Glittering Fröst: Mozart, Hillborg, Brahms, Copland, Ravel.
City Recital Hall, Angel Place
Tuesday, May 24

Martin Fröst’s got moves; he should be crowned Scandinavia’s Lord of the Dance. The virtuoso clarinettist’s performance of Peacock Tales, a work composed for him in 2003 by fellow Swede Anders Hillborg, incorporates an eerie mask, sinuous twists and twirls, an impressive moonwalk and theatrical lighting – giving an already intensely atmospheric piece a touch of razzle-dazzle. He is a naturally gestural player who launches himself into this music body and soul, striking angular poses and voguing – yes, voguing – with clarinet in hand. A commanding sweep of his instrument was all it took to unleash cascades of massed string dissonance from the ACO.

All this without compromising his astonishing control of relentless melodic lines (sustained with circular breathing), his refined, characterful tone and the mastery of a range of extended techniques at times giving the impression of a second soloist shadowing his every note.

I find some Australian Chamber Orchestra devotees a little tepid, or perhaps hesitant, when it comes to the grating modernist works that inevitably appear on the programs. In one of Alex Ross’ Sydney presentations of The Rest is Noise, music by Xenakis and even Berg was greeted with shocked silence before the tonal expansiveness of Richard Strauss prompted the delayed, rapturous (relieved) applause. Judging by the enthusiastic reaction last night, one might think Hillborg and Fröst have discovered a way to break down the communication barrier when it comes to the hazards of the avant-garde in concerts. But krumping to George Crumb just wouldn’t have the same riveting immediacy as Peacock Tales, with the effectiveness of its visual language so closely linked to this showman’s daring bravura.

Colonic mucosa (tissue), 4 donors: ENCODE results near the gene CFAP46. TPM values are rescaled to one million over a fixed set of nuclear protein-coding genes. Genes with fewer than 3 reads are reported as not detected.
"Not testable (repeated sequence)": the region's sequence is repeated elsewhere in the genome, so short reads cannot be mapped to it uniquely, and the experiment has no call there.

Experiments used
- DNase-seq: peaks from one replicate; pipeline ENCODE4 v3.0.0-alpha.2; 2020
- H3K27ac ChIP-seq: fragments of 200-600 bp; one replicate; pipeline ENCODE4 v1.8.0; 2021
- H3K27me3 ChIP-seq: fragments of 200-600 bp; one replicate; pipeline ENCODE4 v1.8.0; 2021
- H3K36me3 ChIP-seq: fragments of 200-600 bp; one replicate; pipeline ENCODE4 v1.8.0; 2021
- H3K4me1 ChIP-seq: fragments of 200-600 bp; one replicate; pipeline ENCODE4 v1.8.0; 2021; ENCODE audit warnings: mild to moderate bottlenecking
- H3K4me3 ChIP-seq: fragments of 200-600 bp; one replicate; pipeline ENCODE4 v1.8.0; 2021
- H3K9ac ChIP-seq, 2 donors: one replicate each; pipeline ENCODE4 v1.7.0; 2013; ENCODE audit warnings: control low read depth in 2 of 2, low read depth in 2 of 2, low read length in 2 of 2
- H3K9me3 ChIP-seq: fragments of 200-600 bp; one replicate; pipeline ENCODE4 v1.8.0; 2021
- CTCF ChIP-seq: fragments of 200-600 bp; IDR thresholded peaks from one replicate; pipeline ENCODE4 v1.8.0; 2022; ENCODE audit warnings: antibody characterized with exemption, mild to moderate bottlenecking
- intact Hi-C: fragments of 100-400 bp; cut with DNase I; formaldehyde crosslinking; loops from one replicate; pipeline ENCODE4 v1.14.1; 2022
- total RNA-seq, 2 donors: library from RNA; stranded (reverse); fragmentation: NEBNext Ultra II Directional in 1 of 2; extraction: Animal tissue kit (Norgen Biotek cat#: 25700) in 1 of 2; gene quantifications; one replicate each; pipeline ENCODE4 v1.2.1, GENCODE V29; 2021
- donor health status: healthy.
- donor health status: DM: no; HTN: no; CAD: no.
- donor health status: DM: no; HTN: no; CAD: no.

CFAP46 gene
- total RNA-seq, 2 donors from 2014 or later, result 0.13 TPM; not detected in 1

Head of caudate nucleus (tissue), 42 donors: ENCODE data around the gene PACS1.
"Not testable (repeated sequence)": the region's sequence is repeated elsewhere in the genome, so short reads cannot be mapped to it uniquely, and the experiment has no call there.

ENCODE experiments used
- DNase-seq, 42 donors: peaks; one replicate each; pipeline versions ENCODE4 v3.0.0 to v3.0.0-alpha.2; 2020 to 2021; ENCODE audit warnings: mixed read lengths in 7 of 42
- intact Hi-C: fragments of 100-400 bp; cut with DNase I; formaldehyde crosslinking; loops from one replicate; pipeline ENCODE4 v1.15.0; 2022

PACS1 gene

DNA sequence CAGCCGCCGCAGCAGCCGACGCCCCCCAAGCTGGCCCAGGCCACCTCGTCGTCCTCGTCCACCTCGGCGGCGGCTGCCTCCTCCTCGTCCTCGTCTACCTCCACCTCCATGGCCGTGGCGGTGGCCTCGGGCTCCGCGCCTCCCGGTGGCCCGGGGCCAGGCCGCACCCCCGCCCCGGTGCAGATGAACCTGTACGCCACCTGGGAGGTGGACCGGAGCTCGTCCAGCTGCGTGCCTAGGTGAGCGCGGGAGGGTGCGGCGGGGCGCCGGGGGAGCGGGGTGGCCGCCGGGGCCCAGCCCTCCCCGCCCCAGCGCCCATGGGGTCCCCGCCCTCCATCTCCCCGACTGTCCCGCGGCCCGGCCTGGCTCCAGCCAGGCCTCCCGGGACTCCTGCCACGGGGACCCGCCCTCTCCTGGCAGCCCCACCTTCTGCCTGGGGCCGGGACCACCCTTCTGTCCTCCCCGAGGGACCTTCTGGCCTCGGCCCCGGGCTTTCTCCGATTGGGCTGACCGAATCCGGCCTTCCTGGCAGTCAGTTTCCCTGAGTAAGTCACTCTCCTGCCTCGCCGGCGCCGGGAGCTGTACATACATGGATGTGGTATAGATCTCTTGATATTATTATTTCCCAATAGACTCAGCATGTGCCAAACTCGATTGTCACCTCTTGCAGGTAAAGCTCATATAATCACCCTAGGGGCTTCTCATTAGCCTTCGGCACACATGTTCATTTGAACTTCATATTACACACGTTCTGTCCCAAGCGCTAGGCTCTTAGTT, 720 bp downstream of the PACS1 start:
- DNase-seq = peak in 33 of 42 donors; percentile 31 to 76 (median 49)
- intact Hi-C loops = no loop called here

Fröst never really stops dancing; such an ebullient performer can hardly contain his energy on stage, however expertly channelled. His selection of Brahms’ Hungarian Dances cast a whirling gypsy spell. The pastoral idyll accompanied by harp that opens Aaron Copland’s Clarinet Concerto offered a few moments of repose – this isn’t the strident Copland of Fanfare for the Common Man – leading into a jaunty, jazz-inflected section complete with the composer’s signature fourths and fifths. Fröst played the original version that the legendary Benny Goodman asked Copland to simplify before the work’s premiere.

The klezmer medley encore, arranged by Fröst’s brother Göran, imbued a wailing Yiddish cadenza with invigorating Scandinavian crispness.

The program was bookended by Mozart’s Eine Kleine Nachtmusik and Ravel’s sumptuous String Quartet in Tognetti’s full-bodied arrangement. It was the Mozart, and not the bizarrely choreographed Hillborg, that Tognetti asked the audience to give a “fair go”. No need; it was easy to fall in love with the ACO’s Night Music in a rare nuanced performance of the done-to-death work. In the Ravel quartet’s second movement, the orchestra contrasted punchy yet delicate pizzicati with lyrical melodic phrasing. Hard not to follow Fröst’s example and just dance!


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